Now you say you love me
Well, just to prove you do
Come on and cry me a river, cry me a river
Coz I cry a river over you!59

To my mind, the association between Cry Me a River and the ‘Lord of the gods’ seems too uncanny to be a simple coincidence. This reminds me of one of Dylan’s great prophetic oracles, Cry Awhile, where the punchline is;

Well I cried for you, now it’s your turn; you can cry awhile60

The tragic story narrated in Murder Most Foul is a modern lamentation about the destructive power of sin and the attempts to cover it up. The shortest verse in the Bible is “Jesus wept!” (John 11:35) but it is also one of the most powerful. Jesus weeps for a fallen, unbelieving world where “peace is not welcome at all.”61  There are two kinds of prophets; angry prophets and weeping prophets. Dylan is a weeping prophet. He writes;

I’m on the fringes of the night, fighting back tears that I can’t control
Some people they ain’t human, they ain’t got no heart or soul
Well, I’m crying to the Lord, I’m tryin’ to be meek and mild
Yes, I cried for you, now it’s your turn; you can cry awhile

Murder Most Foul takes us deep into the pathos of this historic event almost six decades ago, in a way that only Dylan can. As both a witness and a participant in this drama of the early 60’s, Dylan finds himself uniquely placed to capture the intensity of the emotions that swept America on that dark and fateful day in Dallas. He also manages to capture and express the enormous pain that continues to surround the national wound of this great unsolved mystery. People hate feeling like they have been lied to. This song uniquely taps into that widespread national angst surrounding the cover-up and it deliberately reopens the wound to expose something that is still in the heart of America.  It’s the same feeling Oliver Stone’s film leaves you with. The exhaustive play list cited by Dylan carries an almost epigenetic memory of the pain of the 60’s with the scars of war, fear, riots and revolution in the air. Dylan lived through all of it with his eyes open to the anguish of soul in the heart of the nation. In so many ways he is drawn inexorably, almost magnetically into that inescapable mantle of the ‘voice of a generation,’ albeit with as much reluctance as ever. He’s still alive and he refuses to forget the pain of the early 60’s.

Well, I’m all worn down by weeping
My eyes are filled with tears
My lips are dry

Dylan cannot escape the anguish of the weeping prophet who has walked through this particular journey of dark heat, haunted by tales of Yankee power and living with the deep unspoken fear of an impending Armageddon. And so, as the song draws to a close, he says;

Darkness and death will come when it comes





[1] Bob Dylan: Political World, Oh Mercy 1989



[4] Dylan said that if he hadn’t become a musician, he would have chosen a very different career.  He said, “If I had to do it all over again, I’d be a school-teacher.” When asked what he would have taught, he replied, “Probably Roman history or theology!”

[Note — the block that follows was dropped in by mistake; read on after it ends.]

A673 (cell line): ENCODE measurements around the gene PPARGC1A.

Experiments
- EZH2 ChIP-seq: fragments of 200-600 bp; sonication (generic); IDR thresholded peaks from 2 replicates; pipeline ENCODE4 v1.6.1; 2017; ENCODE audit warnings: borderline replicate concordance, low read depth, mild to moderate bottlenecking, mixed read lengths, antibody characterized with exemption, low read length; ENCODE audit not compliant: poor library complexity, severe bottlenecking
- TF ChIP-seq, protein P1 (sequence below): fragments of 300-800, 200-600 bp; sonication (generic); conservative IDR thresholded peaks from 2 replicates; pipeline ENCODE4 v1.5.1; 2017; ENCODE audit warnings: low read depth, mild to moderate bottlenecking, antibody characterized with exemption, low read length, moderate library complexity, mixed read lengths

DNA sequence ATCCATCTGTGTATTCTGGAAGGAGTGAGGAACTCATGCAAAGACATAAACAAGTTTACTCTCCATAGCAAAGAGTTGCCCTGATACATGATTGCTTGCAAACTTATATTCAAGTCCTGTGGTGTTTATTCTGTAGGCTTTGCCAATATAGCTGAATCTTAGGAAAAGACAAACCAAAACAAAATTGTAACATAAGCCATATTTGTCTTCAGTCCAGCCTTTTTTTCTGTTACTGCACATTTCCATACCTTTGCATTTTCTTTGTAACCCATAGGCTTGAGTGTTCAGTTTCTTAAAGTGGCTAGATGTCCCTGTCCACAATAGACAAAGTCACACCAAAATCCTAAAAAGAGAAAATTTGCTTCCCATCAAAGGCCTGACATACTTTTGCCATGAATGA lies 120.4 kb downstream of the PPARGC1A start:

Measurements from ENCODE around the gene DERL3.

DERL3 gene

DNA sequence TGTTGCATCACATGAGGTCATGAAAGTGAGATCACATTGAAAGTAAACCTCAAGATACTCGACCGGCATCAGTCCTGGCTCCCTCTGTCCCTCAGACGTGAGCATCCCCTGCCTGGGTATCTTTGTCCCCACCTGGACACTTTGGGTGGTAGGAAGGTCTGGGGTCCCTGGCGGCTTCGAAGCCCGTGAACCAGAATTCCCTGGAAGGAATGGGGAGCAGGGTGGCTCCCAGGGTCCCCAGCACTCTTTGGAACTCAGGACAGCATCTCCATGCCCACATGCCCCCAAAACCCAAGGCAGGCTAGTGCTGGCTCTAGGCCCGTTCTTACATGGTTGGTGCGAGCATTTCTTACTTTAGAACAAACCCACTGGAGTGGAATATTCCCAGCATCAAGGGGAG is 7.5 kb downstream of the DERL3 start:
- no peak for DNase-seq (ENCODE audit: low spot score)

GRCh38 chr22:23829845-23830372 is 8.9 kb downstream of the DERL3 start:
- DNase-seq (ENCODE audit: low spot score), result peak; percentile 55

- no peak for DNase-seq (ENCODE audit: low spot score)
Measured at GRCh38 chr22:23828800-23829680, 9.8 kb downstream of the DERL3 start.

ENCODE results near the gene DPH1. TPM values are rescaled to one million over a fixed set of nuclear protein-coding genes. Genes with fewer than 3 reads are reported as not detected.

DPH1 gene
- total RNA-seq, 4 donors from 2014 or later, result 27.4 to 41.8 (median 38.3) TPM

[5] Bob Dylan: Ain’t Talkin’ Modern Times 2006


[7] ibid

[8] September 14, 1960

[9] John F. Kennedy: “Speech of Senator John F. Kennedy, Civic Auditorium, Seattle, WA,” September 6, 1960. 


[11] President John F. Kennedy; New York City September 25, 1961



[14] Bob Dylan: Long Ago, Far Away; The Bootleg Series, Vol 9: The Witmark Demos: 1962-1964 (2010)

[15] Masters of War was first recorded in January 1963.


[17] ibid

[18] Bob Dylan: Dark Eyes, Empire Burlesque 1986

[19] Pay in Blood: Tempest 2012

[20] Bob Dylan: Summer Days, Love and Theft 2001

[21] Bob Dylan: Train a Travelin’ The New York Sessions 1962

[22] Bob Dylan: Sundown on the Union, Infidels 1083

[23] Bob Dylan: Political World, Oh Mercy 1989

[24] Bob Dylan: I Shall Be Free, The Freewheelin’ Bob Dylan May 1963

[25] Bob Dylan: Chronicles 2004

[26] David Boucher, Gary Browning: The Political Art of Bob Dylan.

[27] My friend Bob: Daniel Karlin on Dylan’s relation to JFK.

[28] Bob Dylan: The Times They are a Changin’ 1963

[29] Bob Dylan: Death is Not the End, Down in the Groove 1987

[30] Bob Dylan: I Dreamed I Saw St. Augustine 1967


[32] Elizabeth Abele; Home Front Heroes: The Rise of a New Hollywood Archetype, 1988-1999 p. 186



[35] ibid

[36] Bob Dylan: Dirge; Planet Waves 1974

[37] Bob Dylan: Hurricane, Desire 1976

[38] Bob Dylan: Ballad of a Thin Man, Highway 61 Revisited, 11965

[39] Bob Dylan: Pay in Blood, Tempest 2012


[41] Phil Mason: A Voice from on High. See p.163ff

[42] Bob Dylan: Ain’t Gonna go to Hell for Anybody 1980

[43] Bob Dylan: Tin Angel, Tempest 2012

[44] Bob Dylan: Man of Peace, Infidels 1983


[46] ibid




[50] ibid

[51] ibid

[52] Bob Dylan: License to Kill, Infidels 1983

[53] Bob Dylan: Blind Willie McTell, Infidels outtake 1983

[54] Bob Dylan: Thunder on the Mountain, Modern Times 2006


[56] Dylan created a first-rate original murder ballad called Tin Angel on the Tempest album.

[57] Bob Dylan: God Knows, Under a Red Sky, 1991

[58] Manilla Road; Merchants of Death from the album Spiral Castle 2002


[60] Bob Dylan: Cry Awhile, Love and Theft, 2001

[61] Bob Dylan: Political World, Oh Mercy 1989

[62] Bob Dylan: Ain’t Talkin’ Modern Times 2006